Interview With Martha Gulati, MD, MS, FACC

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Martha Gulati, MD, MS, FACC, is the division chief of cardiology for the UA College of Medicine – Pheonix, and physician executive director for the Banner – University Medicine Heart Institute. She is also the best-selling author of Saving Women's Hearts and editor-in-chief of ACC's CardioSmart.

For her extensive work as an advocate for women's heart health, Gulati is the recipient of ACC's 2019 Bernadine Healy Women's Cardiovascular Disease Award. In this two-part interview, Gulati reflects on her experiences and shares advice for Fellows in Training (FITs).

Despite near equal representation among internal medicine graduates, women still only hold a minority of cardiology fellowship positions. What can we do in the cardiology community to encourage women to pursue fellowship training?

The most important thing we can do is actively encourage not only women but also the upcoming Millennial generation that cardiology is a great career. Right now, the face of cardiology looks continuously more like men and I think that is part of the reason that our younger women, medical students and residents do not consider it as an option.

I heard recently that the percentage of women in urology fellowship is higher than in cardiology. We have got to do better, as we have been looking at this since my time in fellowship. A recent survey showed that women in cardiology represented only 13.2 percent of the workforce in 2015; that is not much better than statistics from 2007.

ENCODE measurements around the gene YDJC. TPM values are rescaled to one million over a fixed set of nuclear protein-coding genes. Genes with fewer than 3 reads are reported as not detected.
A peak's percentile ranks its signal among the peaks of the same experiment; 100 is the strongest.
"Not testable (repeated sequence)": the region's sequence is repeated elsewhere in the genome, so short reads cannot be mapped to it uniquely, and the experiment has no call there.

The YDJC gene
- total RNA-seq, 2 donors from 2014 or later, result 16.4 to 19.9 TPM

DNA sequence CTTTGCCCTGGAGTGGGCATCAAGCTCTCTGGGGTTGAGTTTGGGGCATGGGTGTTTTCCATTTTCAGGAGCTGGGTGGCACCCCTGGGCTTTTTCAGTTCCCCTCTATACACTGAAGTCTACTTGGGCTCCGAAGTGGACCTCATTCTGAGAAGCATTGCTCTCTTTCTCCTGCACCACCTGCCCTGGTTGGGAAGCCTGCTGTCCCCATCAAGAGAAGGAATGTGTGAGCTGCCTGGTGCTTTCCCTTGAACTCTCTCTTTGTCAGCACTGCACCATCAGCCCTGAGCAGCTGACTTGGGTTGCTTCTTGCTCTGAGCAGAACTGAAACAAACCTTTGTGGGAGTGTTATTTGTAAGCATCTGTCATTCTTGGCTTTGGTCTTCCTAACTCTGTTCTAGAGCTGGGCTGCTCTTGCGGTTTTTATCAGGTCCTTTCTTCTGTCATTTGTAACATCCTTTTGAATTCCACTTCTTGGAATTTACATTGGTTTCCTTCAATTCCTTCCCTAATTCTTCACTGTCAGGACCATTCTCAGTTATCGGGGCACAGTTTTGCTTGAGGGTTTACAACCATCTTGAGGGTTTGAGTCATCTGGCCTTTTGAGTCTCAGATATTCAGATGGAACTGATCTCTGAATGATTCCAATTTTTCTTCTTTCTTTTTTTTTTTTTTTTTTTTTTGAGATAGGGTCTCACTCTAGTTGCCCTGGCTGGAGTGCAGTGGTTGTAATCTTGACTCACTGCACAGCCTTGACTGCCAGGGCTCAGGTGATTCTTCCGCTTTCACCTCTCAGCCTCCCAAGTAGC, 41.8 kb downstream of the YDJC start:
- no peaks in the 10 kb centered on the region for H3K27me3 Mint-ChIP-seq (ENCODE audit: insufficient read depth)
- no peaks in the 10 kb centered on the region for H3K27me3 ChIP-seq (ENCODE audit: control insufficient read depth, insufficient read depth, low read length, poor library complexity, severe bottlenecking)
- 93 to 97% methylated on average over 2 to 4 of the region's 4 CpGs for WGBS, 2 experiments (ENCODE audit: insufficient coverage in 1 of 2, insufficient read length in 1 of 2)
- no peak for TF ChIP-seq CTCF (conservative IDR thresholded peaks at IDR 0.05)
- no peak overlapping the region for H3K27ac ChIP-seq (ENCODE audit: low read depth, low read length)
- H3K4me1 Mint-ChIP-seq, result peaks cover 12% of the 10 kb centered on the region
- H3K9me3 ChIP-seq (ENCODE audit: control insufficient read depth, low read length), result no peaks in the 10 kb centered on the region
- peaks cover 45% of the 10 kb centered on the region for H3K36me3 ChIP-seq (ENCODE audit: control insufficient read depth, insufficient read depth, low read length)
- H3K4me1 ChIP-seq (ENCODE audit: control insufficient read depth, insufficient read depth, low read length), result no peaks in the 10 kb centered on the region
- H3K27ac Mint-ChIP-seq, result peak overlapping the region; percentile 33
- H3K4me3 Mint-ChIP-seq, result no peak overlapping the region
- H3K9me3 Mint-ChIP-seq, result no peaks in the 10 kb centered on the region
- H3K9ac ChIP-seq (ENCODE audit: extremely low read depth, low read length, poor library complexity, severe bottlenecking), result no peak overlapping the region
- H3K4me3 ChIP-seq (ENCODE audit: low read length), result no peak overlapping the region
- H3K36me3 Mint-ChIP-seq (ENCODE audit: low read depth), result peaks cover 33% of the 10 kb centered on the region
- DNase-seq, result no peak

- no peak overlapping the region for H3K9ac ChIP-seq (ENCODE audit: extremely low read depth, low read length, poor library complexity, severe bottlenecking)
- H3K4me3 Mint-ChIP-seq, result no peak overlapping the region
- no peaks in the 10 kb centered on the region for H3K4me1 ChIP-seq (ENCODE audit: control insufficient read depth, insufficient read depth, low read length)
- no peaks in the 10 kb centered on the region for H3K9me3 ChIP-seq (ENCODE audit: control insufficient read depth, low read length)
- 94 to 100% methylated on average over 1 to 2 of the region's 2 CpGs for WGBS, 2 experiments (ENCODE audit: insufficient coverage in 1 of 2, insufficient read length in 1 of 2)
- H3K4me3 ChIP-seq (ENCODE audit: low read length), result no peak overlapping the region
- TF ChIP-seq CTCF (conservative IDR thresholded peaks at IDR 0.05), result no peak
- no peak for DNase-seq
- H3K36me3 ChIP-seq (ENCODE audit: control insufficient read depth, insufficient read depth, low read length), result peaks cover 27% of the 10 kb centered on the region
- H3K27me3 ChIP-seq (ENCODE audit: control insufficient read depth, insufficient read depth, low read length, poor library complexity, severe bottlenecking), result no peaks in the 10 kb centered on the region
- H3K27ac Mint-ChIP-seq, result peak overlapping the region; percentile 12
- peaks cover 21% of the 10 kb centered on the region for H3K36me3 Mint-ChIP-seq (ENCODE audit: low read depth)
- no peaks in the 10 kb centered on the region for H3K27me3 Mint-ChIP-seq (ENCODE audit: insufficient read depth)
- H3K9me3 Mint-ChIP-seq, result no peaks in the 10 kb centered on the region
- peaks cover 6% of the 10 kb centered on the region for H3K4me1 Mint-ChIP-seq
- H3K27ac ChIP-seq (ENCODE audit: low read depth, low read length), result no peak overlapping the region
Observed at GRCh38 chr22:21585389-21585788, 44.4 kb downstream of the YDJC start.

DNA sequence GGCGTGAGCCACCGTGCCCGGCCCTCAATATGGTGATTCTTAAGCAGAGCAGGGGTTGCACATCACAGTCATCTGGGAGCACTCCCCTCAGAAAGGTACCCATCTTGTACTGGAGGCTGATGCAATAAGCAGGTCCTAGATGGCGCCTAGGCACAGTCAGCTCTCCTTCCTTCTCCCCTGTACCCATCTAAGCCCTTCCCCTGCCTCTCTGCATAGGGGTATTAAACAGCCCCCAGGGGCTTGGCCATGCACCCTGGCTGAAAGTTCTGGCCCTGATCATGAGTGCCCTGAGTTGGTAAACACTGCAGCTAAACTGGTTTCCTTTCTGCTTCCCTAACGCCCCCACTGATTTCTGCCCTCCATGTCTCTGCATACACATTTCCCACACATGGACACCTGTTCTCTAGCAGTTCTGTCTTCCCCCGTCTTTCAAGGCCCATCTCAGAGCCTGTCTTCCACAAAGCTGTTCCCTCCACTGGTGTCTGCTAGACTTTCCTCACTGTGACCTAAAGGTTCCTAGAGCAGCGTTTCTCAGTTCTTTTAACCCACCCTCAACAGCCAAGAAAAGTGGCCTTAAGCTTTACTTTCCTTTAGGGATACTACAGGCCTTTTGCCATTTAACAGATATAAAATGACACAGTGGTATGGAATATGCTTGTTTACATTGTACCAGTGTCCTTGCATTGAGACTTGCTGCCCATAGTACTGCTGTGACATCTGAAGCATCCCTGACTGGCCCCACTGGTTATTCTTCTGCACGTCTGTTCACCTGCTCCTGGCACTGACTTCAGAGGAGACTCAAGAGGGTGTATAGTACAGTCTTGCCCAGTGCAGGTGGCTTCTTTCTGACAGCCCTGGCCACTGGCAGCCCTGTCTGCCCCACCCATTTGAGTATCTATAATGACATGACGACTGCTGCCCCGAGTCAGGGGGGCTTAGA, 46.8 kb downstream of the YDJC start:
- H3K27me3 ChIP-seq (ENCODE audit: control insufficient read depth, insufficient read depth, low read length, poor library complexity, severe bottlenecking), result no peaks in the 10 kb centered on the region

Cardiologists are in demand, which means we have the negotiating power to create the type of job we want. For example, if there are times in your life when you need a little bit more focus at home, you can afford that time.

We need to show women that there is room to be flexible; whether it is job sharing, working one day a week at home or having an 80 percent clinical job where they take one day of the week off – whatever they need to enter our community. If we show examples of people doing different things, it is more likely that women will say, "I can do that job."

We must start by asking residents why they do not choose cardiology. In addition, we need to highlight the best of what cardiology has to offer everyone, especially our ability to be flexible. If we do not represent our community and attract diversity – both gender and ethnicity-based balance – we will all be worse for it.

You have long advocated for women's heart health and your work has changed the way we think about cardiovascular disease. How important was mentorship in your career? Who were your mentors?

Without mentors, I would not be the person I am today. I use the plural because one person is not going to serve as your mentor for everything; you need a life mentor, career mentor, research mentor, etc. You build a circle of people that support you in good and difficult times, and are honest and frank.

Len Sternberg, MD, from the University of Toronto, was one of my mentors in medical school. I was assigned to him for my cardiology rotation and he said to me, "You're going to be a cardiologist, come with me on Wednesday's."